Not-So-Beautiful Campeche | Mexico | Living in Mexico

Not-So-Beautiful Campeche

Don't get me wrong. I love Campeche. It's one of the best ever Mexican cities.

But all cities have problems, and Campeche has some that are disfiguring and avoidable. A city that has done so much restoration and beautification should not allow lapses to spoil the ambience.

For example, our hotel is no beauty.


A expansion project has left it looking like a scene from Bagdhad. The work is stalled—no workers are on the job. As is so common in Mexico, the money ran out, or the permit was capriciously revoked. The top two floors are finished and inside they're quite nice. One of our room's windows appears just below the lowest palm frond on the left. We have a balcony around the corner overlooking the málecon and the ocean.

The design of the hotel is utilitarian and has a sort of Stalin-era Soviet feel somewhat mitigated by the brick-red paint. It's definitely not going to win any architectural awards. But there are worse buildings here.


For sheer ugliness in a major downtown building, this one stands out. How any city would allow something like this to be built is beyond me. It would be condemned in Newark, New Jersey.

And those antennas! They loom over the historic center, marring the skyline to the south. We have similar antenna problems in San Miguel's Centro Histórico, but nothing as massively ugly as these. Mexicans gotta have their cell phones and walkie-talkies, so they gotta have antennas and they apparently don't care if they make their cities look crappy so long as they can stay connected.


It's hazardous to swim in the Gulf of Mexico: a real shame in a city with such a gorgeous waterfront.


Raw sewage discharges into the bay. Near the city center, the sewer lines run far out into the gulf so that inshore waters seem clean. But at the edges of town, rivulets of nasty fluids run down the mud flats and into the Gulf. The stench is overpowering.

Campeche does not have a sandy beach, just a rocky shore and mud flats. People throw trash off the seawall. It's best not to look over the edge while walking on the málecon.


Some time ago, this sign was erected to encourage cleaning the shore and keeping it litter-free. It failed to reduce the amount of plastic bottles, styrofoam takeout containers and general garbage dumped here. The sign itself is rusting, deteriorating into another piece of shoreline trash.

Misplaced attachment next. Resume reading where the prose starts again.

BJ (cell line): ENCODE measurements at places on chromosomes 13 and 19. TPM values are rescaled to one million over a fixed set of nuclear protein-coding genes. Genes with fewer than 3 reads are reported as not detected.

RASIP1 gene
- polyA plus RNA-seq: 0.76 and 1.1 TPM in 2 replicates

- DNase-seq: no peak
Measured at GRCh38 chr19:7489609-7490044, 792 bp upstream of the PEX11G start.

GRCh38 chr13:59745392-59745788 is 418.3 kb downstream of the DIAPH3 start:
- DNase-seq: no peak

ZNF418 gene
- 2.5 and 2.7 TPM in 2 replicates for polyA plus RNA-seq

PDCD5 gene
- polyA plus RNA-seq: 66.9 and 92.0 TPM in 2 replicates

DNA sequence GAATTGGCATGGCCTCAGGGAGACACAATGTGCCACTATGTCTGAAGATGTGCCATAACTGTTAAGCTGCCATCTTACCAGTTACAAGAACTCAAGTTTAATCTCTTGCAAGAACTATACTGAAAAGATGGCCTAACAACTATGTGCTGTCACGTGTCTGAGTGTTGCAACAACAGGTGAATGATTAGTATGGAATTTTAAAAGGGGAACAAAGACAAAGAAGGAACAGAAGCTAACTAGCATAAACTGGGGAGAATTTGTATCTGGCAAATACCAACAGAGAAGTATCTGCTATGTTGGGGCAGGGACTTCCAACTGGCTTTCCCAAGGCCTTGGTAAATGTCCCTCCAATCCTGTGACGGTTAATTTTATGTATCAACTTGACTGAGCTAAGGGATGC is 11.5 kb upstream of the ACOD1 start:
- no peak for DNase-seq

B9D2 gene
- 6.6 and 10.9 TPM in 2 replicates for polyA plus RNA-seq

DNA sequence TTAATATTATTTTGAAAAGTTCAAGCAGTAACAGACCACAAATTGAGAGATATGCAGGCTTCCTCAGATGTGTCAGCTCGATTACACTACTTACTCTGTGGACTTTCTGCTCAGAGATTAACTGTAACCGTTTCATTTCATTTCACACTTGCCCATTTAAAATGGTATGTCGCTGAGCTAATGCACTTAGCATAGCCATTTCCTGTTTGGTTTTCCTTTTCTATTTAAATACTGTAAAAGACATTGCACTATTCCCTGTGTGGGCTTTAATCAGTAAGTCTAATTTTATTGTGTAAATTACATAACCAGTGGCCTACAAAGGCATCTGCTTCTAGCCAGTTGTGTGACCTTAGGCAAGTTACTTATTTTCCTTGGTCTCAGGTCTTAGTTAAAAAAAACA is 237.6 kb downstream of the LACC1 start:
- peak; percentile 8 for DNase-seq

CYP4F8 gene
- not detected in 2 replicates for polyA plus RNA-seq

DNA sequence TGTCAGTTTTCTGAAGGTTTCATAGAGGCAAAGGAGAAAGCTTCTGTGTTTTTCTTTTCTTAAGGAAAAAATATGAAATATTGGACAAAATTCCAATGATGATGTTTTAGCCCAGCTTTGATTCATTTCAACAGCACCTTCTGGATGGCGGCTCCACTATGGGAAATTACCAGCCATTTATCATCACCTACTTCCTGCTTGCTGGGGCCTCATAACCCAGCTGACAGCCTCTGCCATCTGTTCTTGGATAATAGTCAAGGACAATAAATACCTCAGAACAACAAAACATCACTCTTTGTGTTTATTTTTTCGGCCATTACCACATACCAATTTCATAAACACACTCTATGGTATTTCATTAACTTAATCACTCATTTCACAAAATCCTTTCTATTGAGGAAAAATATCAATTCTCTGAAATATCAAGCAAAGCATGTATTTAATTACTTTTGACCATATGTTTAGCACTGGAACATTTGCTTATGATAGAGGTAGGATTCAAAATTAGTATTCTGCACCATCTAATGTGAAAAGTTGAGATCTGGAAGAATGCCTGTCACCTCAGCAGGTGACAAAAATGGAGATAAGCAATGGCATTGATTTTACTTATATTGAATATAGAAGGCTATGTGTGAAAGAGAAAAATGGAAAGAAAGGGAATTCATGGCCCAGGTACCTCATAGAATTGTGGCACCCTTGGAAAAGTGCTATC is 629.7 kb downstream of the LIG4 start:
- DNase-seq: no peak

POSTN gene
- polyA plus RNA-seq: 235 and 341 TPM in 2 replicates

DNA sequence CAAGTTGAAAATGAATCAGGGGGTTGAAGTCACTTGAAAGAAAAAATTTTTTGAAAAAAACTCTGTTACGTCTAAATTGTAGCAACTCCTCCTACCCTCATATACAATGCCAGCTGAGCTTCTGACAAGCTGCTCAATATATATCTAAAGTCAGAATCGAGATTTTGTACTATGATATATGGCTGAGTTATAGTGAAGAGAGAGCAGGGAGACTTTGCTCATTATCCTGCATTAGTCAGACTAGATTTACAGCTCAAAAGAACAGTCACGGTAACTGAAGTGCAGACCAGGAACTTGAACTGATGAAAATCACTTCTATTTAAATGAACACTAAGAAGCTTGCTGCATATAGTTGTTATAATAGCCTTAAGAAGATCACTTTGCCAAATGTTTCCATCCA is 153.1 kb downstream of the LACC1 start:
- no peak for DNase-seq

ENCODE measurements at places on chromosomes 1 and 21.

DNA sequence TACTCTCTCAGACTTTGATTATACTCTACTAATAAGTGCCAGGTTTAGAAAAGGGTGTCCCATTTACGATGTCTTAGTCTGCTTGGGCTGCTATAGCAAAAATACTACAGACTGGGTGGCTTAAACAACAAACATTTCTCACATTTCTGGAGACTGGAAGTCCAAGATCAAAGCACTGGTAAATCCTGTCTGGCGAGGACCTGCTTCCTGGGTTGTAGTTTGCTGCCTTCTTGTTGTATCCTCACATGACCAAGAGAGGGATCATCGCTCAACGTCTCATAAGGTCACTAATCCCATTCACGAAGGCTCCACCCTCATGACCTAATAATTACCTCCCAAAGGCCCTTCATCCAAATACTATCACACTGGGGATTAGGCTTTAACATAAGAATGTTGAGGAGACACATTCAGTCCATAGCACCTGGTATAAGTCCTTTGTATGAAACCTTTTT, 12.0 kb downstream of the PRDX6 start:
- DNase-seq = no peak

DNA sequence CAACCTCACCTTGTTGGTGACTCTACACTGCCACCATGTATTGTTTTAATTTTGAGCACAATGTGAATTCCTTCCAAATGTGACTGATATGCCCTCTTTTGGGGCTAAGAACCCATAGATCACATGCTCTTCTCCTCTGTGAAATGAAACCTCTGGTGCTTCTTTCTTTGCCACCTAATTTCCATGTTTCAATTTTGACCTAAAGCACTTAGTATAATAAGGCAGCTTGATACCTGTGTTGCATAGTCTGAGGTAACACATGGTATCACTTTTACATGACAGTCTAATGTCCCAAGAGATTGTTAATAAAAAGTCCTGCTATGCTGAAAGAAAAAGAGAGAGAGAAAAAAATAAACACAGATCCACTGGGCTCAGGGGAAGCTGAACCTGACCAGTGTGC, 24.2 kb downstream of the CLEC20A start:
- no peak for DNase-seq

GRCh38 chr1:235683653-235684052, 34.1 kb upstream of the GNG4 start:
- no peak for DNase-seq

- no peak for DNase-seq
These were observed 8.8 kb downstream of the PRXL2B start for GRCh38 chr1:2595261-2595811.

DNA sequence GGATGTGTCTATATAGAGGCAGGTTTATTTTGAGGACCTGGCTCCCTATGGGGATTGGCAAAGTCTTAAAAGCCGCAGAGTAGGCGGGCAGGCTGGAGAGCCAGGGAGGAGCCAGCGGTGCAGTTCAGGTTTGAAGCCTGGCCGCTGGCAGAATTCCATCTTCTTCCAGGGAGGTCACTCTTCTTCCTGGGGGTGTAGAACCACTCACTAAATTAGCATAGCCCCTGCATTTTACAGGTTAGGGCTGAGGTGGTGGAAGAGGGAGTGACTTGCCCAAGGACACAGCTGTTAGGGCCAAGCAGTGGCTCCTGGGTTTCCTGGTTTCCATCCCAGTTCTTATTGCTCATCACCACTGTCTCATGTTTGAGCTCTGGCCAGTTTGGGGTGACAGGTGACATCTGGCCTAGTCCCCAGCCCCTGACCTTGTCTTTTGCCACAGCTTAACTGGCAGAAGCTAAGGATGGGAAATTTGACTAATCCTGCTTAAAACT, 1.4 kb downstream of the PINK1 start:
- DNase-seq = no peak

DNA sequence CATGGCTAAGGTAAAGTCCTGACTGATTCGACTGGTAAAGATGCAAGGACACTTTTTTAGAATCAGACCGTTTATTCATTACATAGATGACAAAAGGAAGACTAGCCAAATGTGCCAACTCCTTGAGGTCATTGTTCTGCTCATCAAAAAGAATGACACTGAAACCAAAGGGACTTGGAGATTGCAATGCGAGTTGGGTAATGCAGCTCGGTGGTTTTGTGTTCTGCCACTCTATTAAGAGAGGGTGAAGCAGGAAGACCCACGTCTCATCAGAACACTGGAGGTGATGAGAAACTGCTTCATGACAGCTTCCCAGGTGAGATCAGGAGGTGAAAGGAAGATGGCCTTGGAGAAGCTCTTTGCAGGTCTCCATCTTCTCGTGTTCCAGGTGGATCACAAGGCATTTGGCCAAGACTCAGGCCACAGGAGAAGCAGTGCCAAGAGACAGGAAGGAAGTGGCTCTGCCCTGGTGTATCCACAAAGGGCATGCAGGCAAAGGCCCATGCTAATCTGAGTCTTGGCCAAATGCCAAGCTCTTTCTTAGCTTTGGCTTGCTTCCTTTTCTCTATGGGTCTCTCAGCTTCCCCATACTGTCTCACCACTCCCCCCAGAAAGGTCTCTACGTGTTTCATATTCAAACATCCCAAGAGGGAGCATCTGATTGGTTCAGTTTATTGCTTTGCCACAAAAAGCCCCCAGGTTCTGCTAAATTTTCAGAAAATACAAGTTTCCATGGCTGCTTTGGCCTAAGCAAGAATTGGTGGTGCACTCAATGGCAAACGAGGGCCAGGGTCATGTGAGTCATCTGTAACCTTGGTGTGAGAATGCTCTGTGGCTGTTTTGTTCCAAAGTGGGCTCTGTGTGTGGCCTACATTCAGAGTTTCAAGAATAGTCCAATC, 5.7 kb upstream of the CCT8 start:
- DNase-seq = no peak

While we're on the subject of hazards, take a look at these power meters.


These are so wrong. First of all, my shoulder brushed against these wires as I walked by. The electrical tape is unraveling and it's just a matter of days before hot, uninsulated wires will be exposed. Secondly, somebody is blatantly stealing power. Apparently the power company or the police or whoever is supposed to care about this is so corrupt that you can do this kind of thing right out on a busy street with impunity.

Remember that gilded altar I wrote about yesterday? The restoration work is perfectly lovely. And the Church is asking the parishoners to support the work. Fair enough.


But this notice seems a little pushy to me. It's implying that Jesus is personally tracking your contributions. Sounds to me like we're just a couple of steps away from going back to indulgences.

The real crime here is that the pressure will affect poor, ignorant people the most. Educated, well-off parishoners know better and won't be pushed around. But those who can least afford to contribute will do whatever they have to to avoid the displeasure of the Lord.


I've written about bad civic art in these postings. Campeche has some doozies.


You got to have your inspiring monuments at the entrances to town. This one is at the south entrance to Campeche. A huge naked Mayan is erupting through the pavement, holding a torch which is burning his fingers. Looks to me like a still from a horror movie. They Came from Beneath the Earth.

If that isn't bad enough, check out the Mexican eagle with the snake in its beak.


Why this modern sculpture is incongruously placed beside a 17th century bastion is beyond me. But juxtaposition aside, this sculpture is just simply bad. Probably some mayor's nephew went to art school for a couple of semesters and then was awarded a cushy contract to create this unnecessary and execrable work. I mean, surely nobody who actually knows something about civic monuments had anything to do with this piece of crap, did they?


Lastly, we try to keep 'em out, but it's like trying to stop cold germs. There's no truly effective defense.


No American city has allowed one of these to be built in the last 30 years, I think. I hope. I know McDonalds got their ears pinned back when they tried to put a few feet of neon lighting on the roof of their otherwise wine-country-esque store on the outskirts of Sonoma.

City governments everywhere are at best, semi-functional. Bad decisions get made every day. Influence is peddled. Campeche is no different than San Miguel or Sonoma in this respect.

Despite what seem to be almost deliberate efforts to ruin the city, Campeche's beauty prevails. Efforts in the past 10-20 years appear to be turning the tide against creeping ugliness. Good for the campechanos.